Honda has established a partnership with trading company Hanwa that will ensure its supply of important metals used for its future electrified vehicles.
The partnership will ensure Honda the stable procurement in the medium to long term of important metals required for batteries, including nickel, cobalt, and lithium.
Securing the supply of such materials will be important in ensuring that Honda doesn’t encounter any significant metals shortages as it ramps of its production of electrified vehicles.
The Japanese manufacturer is aiming for battery-electric and fuel cell electric cars to represent 100 per cent of its global vehicle sales by 2040. As it moves towards this target, Honda is planning to launch 30 electric models globally by 2030, producing more than 2 million units annually.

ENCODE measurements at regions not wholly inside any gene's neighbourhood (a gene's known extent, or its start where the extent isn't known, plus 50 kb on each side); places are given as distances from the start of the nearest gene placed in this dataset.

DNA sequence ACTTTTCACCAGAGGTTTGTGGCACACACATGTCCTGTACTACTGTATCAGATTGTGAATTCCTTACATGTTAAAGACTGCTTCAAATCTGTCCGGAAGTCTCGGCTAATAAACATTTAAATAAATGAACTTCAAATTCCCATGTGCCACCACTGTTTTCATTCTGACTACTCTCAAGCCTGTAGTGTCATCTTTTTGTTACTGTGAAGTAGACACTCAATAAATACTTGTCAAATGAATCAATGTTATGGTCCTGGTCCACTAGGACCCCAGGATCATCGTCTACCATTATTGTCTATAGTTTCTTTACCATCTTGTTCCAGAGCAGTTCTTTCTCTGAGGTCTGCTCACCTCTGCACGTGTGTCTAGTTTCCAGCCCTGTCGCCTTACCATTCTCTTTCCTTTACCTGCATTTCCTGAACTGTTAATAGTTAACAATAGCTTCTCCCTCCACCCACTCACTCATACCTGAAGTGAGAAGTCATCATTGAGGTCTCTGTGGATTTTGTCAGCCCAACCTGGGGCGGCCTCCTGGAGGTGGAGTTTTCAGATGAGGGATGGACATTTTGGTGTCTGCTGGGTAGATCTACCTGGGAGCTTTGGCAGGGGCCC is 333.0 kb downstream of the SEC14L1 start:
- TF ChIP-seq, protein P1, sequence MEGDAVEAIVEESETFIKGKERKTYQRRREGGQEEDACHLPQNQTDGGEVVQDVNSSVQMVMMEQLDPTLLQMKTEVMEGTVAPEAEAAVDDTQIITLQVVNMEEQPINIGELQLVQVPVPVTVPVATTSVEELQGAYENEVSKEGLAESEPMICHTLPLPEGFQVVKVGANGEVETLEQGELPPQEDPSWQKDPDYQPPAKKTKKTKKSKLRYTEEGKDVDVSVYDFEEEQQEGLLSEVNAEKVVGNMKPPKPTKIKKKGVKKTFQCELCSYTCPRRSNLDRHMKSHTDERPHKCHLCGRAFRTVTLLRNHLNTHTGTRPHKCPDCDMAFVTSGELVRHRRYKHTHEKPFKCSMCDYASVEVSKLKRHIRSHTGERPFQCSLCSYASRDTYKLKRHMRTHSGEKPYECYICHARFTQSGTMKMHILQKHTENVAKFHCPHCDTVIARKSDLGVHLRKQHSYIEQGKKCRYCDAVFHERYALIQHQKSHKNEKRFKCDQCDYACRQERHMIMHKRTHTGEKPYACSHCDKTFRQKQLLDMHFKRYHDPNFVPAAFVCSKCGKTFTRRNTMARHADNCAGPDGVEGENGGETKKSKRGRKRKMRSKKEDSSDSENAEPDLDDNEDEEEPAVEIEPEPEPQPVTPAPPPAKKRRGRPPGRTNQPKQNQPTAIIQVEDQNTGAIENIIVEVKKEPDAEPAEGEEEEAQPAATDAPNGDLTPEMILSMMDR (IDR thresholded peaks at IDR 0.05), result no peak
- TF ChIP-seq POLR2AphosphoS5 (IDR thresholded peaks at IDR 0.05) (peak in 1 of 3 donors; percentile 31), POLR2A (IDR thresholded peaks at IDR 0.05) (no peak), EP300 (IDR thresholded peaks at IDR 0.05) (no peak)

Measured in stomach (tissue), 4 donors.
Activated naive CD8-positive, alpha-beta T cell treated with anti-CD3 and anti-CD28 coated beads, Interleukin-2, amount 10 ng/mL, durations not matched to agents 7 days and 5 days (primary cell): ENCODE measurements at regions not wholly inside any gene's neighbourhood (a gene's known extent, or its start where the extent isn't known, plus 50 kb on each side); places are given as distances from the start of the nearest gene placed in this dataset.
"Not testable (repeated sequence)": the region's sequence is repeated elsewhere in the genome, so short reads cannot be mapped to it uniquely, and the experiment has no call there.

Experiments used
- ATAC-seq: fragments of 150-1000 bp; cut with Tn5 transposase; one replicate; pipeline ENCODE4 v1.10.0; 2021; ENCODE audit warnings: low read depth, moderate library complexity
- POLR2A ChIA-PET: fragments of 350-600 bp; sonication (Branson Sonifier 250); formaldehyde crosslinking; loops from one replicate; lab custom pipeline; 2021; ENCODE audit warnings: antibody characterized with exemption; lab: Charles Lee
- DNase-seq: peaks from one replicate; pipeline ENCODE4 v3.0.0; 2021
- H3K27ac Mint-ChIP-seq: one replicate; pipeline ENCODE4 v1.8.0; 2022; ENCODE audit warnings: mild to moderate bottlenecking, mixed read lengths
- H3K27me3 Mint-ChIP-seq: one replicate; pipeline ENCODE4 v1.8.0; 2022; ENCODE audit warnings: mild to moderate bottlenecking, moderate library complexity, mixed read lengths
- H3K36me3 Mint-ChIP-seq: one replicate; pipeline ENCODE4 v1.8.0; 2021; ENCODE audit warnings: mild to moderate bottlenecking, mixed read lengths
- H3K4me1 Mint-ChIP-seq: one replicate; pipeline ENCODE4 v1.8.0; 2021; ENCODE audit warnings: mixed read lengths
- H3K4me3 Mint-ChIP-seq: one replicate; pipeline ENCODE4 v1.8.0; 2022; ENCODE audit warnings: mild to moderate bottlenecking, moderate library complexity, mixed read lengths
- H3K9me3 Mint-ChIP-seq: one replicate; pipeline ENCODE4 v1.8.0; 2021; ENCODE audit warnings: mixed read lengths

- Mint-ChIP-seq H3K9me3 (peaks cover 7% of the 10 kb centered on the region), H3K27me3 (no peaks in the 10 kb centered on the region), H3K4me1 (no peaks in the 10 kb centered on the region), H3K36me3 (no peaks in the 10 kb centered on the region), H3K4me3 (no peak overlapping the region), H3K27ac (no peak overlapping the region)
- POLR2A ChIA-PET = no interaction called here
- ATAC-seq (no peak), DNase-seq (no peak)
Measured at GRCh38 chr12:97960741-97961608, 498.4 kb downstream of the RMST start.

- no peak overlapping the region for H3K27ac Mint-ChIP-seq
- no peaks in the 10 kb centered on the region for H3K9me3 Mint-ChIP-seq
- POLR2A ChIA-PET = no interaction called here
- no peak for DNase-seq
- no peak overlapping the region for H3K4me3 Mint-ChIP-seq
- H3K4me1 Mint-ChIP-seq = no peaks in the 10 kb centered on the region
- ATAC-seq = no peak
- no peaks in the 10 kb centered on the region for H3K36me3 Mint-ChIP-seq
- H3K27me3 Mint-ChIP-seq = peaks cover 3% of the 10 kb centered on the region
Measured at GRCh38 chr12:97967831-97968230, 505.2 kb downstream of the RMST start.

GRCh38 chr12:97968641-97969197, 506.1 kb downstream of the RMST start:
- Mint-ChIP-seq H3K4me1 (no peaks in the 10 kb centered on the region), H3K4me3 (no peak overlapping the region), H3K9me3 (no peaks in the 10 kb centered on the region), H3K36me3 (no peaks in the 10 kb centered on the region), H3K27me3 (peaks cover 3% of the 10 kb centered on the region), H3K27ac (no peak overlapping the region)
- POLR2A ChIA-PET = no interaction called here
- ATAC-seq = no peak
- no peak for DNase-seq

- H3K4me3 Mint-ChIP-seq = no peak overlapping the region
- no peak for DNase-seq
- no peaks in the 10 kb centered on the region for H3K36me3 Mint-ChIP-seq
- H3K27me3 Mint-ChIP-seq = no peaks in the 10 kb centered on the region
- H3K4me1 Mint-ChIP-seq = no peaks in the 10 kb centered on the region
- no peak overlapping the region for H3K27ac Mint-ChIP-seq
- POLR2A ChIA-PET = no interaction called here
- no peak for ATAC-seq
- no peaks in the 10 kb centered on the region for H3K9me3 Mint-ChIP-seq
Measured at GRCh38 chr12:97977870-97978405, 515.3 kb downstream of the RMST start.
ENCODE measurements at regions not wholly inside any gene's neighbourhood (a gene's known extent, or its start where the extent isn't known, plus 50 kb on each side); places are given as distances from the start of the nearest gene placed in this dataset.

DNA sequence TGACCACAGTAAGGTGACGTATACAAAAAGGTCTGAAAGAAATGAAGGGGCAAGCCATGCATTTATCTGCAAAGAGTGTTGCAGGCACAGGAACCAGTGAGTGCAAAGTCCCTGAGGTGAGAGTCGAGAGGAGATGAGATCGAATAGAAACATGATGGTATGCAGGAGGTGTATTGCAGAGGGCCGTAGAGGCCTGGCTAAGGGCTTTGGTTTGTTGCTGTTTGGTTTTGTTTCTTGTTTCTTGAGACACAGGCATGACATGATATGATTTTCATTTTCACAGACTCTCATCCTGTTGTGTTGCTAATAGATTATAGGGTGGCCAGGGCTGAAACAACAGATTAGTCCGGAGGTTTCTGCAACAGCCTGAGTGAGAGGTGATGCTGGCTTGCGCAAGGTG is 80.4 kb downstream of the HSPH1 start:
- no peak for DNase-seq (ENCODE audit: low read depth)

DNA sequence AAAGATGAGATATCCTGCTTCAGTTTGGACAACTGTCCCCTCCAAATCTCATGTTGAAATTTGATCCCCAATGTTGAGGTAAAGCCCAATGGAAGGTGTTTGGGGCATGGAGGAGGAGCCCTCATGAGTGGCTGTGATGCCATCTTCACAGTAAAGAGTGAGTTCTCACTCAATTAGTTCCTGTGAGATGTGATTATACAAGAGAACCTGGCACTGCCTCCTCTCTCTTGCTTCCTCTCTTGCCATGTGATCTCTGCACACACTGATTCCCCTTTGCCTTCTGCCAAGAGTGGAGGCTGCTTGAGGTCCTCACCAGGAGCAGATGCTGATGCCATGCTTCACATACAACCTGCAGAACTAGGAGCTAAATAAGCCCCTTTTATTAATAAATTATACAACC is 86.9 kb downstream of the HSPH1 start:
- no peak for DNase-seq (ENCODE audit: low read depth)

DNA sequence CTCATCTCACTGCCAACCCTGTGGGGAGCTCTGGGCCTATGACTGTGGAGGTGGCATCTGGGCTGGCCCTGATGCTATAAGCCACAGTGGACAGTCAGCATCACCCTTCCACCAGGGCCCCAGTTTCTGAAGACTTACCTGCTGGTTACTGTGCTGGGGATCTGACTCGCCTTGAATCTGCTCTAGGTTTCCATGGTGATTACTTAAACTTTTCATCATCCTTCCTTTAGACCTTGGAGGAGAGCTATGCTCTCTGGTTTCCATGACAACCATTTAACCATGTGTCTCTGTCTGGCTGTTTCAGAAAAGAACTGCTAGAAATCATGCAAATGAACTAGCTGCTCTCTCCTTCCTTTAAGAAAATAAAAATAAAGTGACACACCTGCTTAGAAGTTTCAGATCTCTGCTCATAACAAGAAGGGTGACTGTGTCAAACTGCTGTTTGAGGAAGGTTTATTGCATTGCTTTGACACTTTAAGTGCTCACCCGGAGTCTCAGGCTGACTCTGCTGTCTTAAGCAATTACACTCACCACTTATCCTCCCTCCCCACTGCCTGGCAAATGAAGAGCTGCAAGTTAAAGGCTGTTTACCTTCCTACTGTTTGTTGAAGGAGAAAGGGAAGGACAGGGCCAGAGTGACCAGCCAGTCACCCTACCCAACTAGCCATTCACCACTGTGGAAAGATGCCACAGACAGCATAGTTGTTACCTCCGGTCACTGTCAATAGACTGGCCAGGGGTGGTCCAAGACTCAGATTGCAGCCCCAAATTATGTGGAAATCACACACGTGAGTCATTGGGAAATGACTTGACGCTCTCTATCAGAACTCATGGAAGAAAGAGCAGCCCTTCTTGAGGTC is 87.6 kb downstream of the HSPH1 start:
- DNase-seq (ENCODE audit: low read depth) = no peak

“Honda will continue working with a wide range of suppliers to ensure stable supply of necessary resources, that will enable Honda to steadily execute its electrification strategy leading to the realization of Honda’s carbon neutrality goal,” the carmaker added in a statement.
An important EV currently being developed by Honda is the 2024 Prologue. The crossover is underpinned by General Motors’ scalable Ultium battery-electric architecture that is already used by the likes of the Chevrolet Silverado EV, GMC Hummer EV, and Cadillac Lyriq.
While many technical specifications about the Honda Prologue remain under wraps, its Ultium battery will likely have a 100 kWh capacity that should allow for more than 300 miles (483 km) of range on a single charge. Honda will likely sell the crossover in both single motor rear-wheel drive and dual-motor all-wheel drive configurations.
CarScoops understands that the Prologue will support DC fast-charging of up to 190 kW, meaning 76 miles (122 km) of range can be added in 10 minutes.